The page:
There are some major flaws in the existing models used by all ad networks and exchange programs.

  • Categories: No vendor has yet adopted an acceptable system of categories. For example, I struggled to find the correct SmartClicks category for my estate-planning web site, and finally selected “Stock Market/Financial” as the best of a bad lot. In my opinion, a vendor must devote substantial energy to creating, maintaining, adapting, and enforcing a system of categories for web pages. Each page must be separately registered, since many web sites include a variety of web pages often with unrelated content. And the vendor must adopt a system to verify the proper assignment of categories. For larger sites, this will entail actual review of the site or page and confirmation that the correct category or categories have been assigned. Ideally, the category system must allow for dynamic extension, with sub-categories added to distinguish sites and pages whenever possible. And if the ad-rotation software tracks the effectiveness of each ad in each category and on each page, the software should automatically detect many incorrectly categorized web pages based on discrepancies in click-through rates. Each vendor should consider whether to implement one system of categories, or whether it makes more sense to implement multiple category systems: for example, utilizing SIC codes, yellow pages categories, or SRDS categories in addition to other category systems. Finally, the ad network must address the issue of content changes at a web site: some system must be created to insure that new content, or gradual changes to content, are reflected in the category assigned to the specific page. A system must also be adopted for web sites with “dynamic content” (such as newspapers with new articles each day, or sports sites whose primary sports theme shifts with the seasons).
  • Dynamic Display of Ads: Once categories are in place, the network must allow advertisers to select specific categories for ads to appear in, and the network should automatically adjust the display of ads within the sub-categories and specific sites within that category, to optimize the performance of the network (e.g. increase click-through rates). However, the advertiser and web publisher must each retain a “veto” power to prevent the display of certain advertisements on certain web pages or categories.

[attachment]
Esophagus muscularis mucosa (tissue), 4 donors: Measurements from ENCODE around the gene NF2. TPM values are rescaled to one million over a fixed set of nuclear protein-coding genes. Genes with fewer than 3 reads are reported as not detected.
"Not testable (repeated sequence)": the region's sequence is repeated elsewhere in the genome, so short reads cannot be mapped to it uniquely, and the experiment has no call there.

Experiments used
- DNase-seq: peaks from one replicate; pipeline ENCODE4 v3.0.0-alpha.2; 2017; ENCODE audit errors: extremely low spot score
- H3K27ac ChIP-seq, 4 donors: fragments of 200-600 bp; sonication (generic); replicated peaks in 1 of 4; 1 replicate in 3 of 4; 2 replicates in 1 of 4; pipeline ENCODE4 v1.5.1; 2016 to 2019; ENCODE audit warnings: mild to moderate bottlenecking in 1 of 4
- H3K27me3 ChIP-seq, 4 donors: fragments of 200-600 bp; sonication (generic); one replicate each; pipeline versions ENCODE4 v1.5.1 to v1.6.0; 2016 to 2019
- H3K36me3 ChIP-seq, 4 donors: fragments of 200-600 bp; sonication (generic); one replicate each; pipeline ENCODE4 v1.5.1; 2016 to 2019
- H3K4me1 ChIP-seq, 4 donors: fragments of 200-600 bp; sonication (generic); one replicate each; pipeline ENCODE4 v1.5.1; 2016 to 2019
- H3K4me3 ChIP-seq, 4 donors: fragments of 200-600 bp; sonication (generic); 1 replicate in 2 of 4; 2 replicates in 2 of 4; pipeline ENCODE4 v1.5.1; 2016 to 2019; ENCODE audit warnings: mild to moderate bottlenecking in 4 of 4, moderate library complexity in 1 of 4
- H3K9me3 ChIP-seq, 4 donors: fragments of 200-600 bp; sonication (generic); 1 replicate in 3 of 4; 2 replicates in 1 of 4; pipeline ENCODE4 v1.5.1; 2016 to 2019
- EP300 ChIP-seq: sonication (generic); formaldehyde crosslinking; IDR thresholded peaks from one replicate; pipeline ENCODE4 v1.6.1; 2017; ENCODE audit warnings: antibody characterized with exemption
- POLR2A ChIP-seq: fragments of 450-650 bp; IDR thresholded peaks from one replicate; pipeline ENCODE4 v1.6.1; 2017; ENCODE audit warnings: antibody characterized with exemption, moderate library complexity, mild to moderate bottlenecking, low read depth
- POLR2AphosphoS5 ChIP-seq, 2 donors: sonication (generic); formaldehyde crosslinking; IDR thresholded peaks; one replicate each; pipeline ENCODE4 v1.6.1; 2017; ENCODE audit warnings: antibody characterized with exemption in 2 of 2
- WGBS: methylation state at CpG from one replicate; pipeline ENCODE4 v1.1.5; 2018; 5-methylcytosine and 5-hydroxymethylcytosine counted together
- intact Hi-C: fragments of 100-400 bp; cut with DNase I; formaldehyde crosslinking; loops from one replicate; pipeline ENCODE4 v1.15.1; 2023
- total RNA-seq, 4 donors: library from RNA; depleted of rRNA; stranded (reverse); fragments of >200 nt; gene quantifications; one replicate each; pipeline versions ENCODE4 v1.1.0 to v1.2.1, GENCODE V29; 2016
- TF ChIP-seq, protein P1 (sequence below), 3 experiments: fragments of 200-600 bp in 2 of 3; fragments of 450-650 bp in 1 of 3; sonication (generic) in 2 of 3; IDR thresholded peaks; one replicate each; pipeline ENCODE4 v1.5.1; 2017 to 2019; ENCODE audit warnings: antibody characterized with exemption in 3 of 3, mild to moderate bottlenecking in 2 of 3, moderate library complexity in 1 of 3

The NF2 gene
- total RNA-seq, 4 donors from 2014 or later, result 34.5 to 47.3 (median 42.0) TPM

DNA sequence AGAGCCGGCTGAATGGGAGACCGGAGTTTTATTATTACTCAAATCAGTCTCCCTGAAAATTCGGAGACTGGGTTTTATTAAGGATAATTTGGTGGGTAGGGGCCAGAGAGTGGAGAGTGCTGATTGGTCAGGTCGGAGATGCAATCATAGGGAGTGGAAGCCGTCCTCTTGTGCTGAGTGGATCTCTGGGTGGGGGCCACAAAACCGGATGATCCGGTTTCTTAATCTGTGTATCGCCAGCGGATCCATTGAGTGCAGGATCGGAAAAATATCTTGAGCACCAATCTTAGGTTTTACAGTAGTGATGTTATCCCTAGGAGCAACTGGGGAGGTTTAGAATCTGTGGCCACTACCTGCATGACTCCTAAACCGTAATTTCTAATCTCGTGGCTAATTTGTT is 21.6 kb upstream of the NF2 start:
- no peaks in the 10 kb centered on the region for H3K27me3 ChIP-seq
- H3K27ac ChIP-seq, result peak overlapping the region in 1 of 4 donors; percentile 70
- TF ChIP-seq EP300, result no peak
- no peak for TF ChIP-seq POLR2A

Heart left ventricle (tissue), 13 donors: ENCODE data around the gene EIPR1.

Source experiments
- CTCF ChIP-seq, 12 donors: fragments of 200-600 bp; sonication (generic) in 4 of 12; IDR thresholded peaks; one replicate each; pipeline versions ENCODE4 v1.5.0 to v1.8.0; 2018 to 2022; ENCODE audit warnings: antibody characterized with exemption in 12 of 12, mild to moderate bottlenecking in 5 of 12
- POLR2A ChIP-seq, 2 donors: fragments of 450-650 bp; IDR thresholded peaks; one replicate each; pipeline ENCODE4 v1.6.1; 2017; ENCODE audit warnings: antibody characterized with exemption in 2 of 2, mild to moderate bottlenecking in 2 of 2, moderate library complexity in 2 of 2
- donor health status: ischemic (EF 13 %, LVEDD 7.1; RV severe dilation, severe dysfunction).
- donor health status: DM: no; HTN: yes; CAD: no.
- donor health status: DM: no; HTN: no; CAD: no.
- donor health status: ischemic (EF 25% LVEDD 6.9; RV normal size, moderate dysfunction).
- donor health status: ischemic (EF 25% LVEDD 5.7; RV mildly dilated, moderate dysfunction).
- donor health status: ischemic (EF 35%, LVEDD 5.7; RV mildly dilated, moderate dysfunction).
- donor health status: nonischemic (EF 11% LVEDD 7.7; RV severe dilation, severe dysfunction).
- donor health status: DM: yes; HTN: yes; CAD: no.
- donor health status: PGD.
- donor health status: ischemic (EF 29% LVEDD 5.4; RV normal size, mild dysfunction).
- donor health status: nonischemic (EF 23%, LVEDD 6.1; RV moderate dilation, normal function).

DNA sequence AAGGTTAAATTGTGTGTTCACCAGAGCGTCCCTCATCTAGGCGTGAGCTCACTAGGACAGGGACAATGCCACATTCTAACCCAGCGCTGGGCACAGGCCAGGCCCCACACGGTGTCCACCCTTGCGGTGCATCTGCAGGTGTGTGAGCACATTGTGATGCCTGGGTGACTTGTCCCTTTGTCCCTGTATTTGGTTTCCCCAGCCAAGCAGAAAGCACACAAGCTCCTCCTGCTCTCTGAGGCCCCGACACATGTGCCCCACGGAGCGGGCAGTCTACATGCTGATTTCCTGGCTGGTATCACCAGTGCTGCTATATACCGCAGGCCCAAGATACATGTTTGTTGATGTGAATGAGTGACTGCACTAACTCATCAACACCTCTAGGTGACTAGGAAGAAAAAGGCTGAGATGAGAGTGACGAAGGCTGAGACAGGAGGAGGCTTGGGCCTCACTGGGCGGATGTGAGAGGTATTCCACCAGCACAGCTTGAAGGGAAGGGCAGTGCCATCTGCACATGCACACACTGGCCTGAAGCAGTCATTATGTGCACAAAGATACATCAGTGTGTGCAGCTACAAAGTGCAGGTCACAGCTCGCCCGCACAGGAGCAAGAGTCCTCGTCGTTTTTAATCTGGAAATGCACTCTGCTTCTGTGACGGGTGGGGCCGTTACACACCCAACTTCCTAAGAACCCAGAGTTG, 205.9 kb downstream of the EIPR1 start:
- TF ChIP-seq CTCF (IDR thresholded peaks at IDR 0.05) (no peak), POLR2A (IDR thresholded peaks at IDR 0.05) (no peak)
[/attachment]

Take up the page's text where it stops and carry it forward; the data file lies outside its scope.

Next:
• Dynamic Pricing: Currently, most banner exchange networks and paid ad networks give web sites the same benefit in exchange for each ad display, but most vendors charge a premium to paid advertisers who want to target specific categories within the network. Strangely, the premium is the same for each category chosen. But as the AdBot auction in early April demonstrated, there is greater demand, and a premium price can be commended, for web sites in certain categories. Thus, I believe that each ad network should dynamically adjust the pricing for each category based on demand and “market forces.” In turn, the network should adjust the benefit offered to members (otherwise, web sites in more desirable categories will leave the network to collect their own premiums). While some ad networks and ad representatives do share the premium with web publishers, none of the “banner exchange” networks currently does so. Instead of offering a fixed ratio for banner exchanges, each network should dynamically adjust the “value” of each banner display. This could be done by use of credits — for example, each adview in a low-performing category might be purchased for one credit and sold for two, while adviews in better categories might be purchased for five credits and sold for ten — or the adviews could be assigned “wholesale” and “retail” prices.